The Merchant of Scarsdale

by David P. Gontar (February 2016)

There was once a successful financier of Scarsdale who had accumulated a sizable fortune in the commodities market. As his health was good and he’d avoided the pitfalls that led to degeneracy and scandal he was, despite the stresses of business, among the most contented of fellows, and would have enjoyed a rare felicity had it not been for his wife, a congenital spendthrift. Equipped with unlimited credit cards, she devoted each afternoon to marathon shopping expeditions with her well-heeled friends, and almost always arrived home with so many urgent fashions and accessories that she was obliged to let most of them age gracefully in storage in White Plains. Though the merchant loved her dearly, and never dreamed of curtailing her commercial binges, he became appalled to discover that no matter how his income soared, his wife’s spending kept pace with and often exceeded his hard-won gains.

At last he was compelled to confront her and explain he wasn’t the Fed, but the message was politely rebuffed. In the meantime his firm became the victim of a hostile takeover, and he decided to opt for a change of lifestyle. A clever Bronx lawyer helped him to a satisfactory divorce, and in the space of half a year he had settled his affairs and moved his now modest belongings to Fairbanks, Alaska. There, under an assumed name, he opened a small retail outlet in the auto aftermarket trade. As the petroleum industry was in those golden months booming, the merchant was able to afford some creature comforts, so that his life, while not as lavish as it had been in Scarsdale, was as pleasant and comfortable as one can be surrounded by ten foot snowdrifts and cold so relentless that when the rivers freeze over they can support three 18-wheelers fully loaded with pipe.

Now with evenings free, the merchant took a fancy to country and western tunes, and could usually be found at the Grange on Wednesday evenings experimenting with line dancing. In his tall red cowboy boots, jeans and plaid collars he was the very pith of masculine charm. One evening he was paired off with Virginia Whittaker, a blonde divorcée with spectacular legs and a good job as a loan officer at Alaska Federated Bank and Trust. Adroitly, patiently, she showed him the moves as she praised his paltry skills. They began dating, and with their common interests and Ben Franklin savoir faire, became an item in suburban Fairfanks. There was no rush to intimacy on either side. They relished each other’s company and felt a marvelous warmth and security in that. One evening after Virginia had made them dinner at his place, by the time they’d swallowed the last of the Bordeaux they found themselves snowed in. Outside a sudden squall was trying to shear the shingles off the roof and fairly soon the front door wouldn’t budge. That pretty weather girl was showing clips of the avalanche that nearly tore a piece out of Richardson Highway. No way was tomorrow going to be a work day.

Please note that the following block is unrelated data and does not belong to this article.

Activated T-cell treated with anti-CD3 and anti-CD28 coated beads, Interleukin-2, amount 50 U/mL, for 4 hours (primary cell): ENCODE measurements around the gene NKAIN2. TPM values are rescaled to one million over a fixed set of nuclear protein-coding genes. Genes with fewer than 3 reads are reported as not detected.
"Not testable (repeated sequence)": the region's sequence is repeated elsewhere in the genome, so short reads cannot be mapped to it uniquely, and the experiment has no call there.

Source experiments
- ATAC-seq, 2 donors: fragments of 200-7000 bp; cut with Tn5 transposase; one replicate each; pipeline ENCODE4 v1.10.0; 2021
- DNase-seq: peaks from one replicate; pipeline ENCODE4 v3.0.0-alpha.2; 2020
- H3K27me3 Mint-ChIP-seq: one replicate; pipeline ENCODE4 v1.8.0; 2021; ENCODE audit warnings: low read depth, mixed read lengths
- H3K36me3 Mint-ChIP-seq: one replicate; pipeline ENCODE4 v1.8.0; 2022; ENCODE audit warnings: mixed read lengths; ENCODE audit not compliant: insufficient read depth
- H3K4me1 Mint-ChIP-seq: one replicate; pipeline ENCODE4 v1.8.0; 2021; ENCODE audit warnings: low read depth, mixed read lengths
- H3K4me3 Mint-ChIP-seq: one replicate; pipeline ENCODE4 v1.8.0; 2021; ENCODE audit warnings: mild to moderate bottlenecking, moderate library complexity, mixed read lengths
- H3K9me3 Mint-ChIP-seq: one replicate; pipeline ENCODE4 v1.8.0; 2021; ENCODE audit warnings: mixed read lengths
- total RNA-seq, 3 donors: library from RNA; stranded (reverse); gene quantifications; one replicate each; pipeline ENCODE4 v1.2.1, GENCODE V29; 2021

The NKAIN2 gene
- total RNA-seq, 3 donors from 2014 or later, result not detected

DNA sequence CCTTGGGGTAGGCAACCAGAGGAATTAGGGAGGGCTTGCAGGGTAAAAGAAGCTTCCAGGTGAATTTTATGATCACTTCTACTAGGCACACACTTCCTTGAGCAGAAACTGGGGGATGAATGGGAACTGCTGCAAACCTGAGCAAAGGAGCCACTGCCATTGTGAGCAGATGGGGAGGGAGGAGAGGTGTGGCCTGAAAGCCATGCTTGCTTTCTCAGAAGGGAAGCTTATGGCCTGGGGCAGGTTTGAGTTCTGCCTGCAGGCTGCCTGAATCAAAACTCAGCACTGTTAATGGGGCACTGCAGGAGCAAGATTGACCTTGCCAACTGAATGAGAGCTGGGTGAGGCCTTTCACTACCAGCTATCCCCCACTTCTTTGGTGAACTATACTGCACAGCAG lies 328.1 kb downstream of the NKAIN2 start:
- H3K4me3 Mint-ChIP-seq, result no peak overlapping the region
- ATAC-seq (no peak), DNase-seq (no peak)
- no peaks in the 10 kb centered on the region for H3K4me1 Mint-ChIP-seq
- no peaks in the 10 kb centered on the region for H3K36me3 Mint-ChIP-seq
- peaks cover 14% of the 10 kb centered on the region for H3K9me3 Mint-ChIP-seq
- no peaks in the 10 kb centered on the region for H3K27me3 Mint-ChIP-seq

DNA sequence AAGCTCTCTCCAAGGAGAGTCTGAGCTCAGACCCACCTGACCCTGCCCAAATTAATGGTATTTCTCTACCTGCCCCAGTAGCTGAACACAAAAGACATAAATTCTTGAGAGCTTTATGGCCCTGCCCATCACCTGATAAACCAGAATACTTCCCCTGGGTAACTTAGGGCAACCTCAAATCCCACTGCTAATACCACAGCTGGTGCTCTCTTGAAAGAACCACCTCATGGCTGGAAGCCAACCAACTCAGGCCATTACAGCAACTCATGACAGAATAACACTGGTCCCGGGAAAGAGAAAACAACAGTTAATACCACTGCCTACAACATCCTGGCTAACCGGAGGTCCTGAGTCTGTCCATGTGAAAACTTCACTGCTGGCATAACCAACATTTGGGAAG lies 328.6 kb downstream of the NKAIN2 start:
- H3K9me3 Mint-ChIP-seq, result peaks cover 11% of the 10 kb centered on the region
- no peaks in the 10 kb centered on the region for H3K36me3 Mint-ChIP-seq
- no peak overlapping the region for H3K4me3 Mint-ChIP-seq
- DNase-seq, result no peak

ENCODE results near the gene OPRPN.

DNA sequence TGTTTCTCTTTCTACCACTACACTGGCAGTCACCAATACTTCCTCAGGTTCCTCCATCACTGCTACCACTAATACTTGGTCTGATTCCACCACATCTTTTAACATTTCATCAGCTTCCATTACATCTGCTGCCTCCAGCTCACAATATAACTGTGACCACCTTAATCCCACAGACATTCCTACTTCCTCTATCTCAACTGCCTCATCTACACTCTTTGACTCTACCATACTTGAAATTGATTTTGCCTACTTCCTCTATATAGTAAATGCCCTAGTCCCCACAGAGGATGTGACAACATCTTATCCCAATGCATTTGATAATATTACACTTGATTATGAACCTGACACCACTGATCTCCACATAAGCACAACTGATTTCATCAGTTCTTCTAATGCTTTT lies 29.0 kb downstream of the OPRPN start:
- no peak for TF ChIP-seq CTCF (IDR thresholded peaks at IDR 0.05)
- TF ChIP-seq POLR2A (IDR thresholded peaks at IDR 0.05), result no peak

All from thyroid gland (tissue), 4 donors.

They switched on the old space heater, which hummed gratefully as they curled up on the corduroy sofa to watch an old Jimmy Stewart film noir classic complete with venetian blind shadows and rakish fedoras. When she leaned her head against his shoulder she smelled like magnolias and vanilla. He wondered if she could smell it too. She returned from the bathroom floundering in his pajamas, the wide sleeves rolled up to half their length. When the first kiss came, it caught them both off guard, as if it had a will of its own. He figured if she wasn’t wearing a bra he’d give it a try, but she was, and caught him looking. They kissed again, and the power went out. It was like Hemingway’s moment of truth.

“My bedroom or the guest room?” he whispered in her ear, firmly expecting to be gratified. 

“Well,” she sighed, “you know we’re not married. You’ll survive, I reckon.”

“I will?”

“Sure. Look, I’ll make you the best damn breakfast you ever had.”

Later, after they moved to Florida with their daughter Jennifer, the merchant often thought about that evening. Then one day it hit him. He was mowing the overgrown lawn and had flipped the power mower over to scrape out the clippings around the blade. The dog ran up and licked at his neck. She was hailing him from the kitchen for eggs and bagels. And he knew then, saw it vividly, that if she’d given in and let him have his way, rolled over as expected, it never would have worked. That magic night together would have been their last.




David P. Gontar’s latest book is Unreading Shakespeare. He is also the author of Hamlet Made Simple and Other Essays, New English Review Press, 2013.



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